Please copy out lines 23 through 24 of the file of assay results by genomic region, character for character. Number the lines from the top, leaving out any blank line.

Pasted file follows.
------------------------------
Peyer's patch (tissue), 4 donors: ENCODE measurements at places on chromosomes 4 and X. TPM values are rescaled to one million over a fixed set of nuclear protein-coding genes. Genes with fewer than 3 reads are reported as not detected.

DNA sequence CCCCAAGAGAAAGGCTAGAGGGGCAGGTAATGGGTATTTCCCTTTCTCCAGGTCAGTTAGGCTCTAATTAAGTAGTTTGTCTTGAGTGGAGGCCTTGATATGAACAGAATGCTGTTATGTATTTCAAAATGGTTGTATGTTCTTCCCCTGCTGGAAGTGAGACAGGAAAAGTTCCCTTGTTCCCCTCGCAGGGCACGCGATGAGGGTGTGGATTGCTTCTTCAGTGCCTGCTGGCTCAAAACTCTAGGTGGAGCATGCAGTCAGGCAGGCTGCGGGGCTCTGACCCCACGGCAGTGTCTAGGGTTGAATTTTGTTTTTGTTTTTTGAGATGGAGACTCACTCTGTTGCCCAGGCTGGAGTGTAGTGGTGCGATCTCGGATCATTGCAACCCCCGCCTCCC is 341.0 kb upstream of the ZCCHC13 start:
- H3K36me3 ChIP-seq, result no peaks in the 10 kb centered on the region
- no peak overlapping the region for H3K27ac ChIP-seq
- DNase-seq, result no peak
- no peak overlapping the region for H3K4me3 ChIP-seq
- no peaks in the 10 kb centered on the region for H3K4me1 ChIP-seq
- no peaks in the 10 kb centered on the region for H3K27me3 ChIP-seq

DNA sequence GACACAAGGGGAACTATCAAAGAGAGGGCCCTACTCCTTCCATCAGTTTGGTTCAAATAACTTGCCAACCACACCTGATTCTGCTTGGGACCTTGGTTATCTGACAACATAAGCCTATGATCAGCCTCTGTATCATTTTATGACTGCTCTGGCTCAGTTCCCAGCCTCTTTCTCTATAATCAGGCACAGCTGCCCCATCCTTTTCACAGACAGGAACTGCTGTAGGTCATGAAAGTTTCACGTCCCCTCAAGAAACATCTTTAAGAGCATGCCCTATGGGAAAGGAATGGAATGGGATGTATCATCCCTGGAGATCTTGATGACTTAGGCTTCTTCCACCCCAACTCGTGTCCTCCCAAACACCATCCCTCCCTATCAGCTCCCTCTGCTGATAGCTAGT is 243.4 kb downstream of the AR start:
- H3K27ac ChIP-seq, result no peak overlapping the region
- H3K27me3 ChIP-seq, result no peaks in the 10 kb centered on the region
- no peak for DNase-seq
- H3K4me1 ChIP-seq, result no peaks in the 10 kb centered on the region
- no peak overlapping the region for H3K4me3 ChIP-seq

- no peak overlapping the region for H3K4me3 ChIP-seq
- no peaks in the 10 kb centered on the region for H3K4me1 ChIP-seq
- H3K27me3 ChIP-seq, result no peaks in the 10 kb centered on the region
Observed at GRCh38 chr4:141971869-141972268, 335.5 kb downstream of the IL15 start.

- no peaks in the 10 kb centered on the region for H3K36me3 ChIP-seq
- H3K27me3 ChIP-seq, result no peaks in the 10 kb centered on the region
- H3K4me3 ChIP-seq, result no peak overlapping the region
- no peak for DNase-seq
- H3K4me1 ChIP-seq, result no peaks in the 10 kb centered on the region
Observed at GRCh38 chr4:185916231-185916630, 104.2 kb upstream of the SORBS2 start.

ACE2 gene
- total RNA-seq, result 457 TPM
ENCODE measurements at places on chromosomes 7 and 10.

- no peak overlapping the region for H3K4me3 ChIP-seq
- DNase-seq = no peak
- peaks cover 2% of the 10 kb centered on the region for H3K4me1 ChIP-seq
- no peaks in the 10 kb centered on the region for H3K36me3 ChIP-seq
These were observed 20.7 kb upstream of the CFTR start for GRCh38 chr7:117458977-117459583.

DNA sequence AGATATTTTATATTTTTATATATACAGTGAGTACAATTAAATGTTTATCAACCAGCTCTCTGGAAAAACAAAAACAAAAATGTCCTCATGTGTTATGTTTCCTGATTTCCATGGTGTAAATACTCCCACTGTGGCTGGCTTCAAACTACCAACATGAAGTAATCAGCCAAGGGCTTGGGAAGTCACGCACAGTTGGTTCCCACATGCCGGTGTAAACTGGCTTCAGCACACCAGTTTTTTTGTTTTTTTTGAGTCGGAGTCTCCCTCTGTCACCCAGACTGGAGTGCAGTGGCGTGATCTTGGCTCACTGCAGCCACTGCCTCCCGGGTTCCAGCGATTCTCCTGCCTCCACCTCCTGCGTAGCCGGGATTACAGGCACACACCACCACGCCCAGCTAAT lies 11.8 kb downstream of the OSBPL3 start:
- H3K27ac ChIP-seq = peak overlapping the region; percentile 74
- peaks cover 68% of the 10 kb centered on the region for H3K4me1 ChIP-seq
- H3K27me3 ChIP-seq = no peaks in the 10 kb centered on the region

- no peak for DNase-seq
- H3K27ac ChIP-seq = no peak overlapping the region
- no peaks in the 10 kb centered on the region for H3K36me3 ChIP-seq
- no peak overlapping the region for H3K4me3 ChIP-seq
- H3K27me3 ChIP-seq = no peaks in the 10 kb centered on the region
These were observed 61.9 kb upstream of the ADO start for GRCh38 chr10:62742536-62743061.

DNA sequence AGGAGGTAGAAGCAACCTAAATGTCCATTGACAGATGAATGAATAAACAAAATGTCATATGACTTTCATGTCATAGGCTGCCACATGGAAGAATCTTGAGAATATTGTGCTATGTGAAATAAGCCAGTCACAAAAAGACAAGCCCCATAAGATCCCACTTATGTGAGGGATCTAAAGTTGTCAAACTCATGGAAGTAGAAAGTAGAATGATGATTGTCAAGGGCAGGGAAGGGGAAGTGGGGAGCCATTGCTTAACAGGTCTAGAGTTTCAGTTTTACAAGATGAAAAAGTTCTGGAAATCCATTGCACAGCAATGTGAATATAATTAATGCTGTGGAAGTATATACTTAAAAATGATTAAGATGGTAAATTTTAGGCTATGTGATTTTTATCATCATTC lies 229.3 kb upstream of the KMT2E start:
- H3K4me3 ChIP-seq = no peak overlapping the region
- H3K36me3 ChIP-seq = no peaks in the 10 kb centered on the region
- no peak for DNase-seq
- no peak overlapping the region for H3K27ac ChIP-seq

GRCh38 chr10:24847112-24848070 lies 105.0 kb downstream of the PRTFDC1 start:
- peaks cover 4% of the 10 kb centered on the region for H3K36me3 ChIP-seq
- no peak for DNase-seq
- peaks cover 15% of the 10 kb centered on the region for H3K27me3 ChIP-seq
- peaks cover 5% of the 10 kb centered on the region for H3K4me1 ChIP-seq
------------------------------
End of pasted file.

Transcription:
- H3K4me1 ChIP-seq, result no peaks in the 10 kb centered on the region
Observed at GRCh38 chr4:185916231-185916630, 104.2 kb upstream of the SORBS2 start.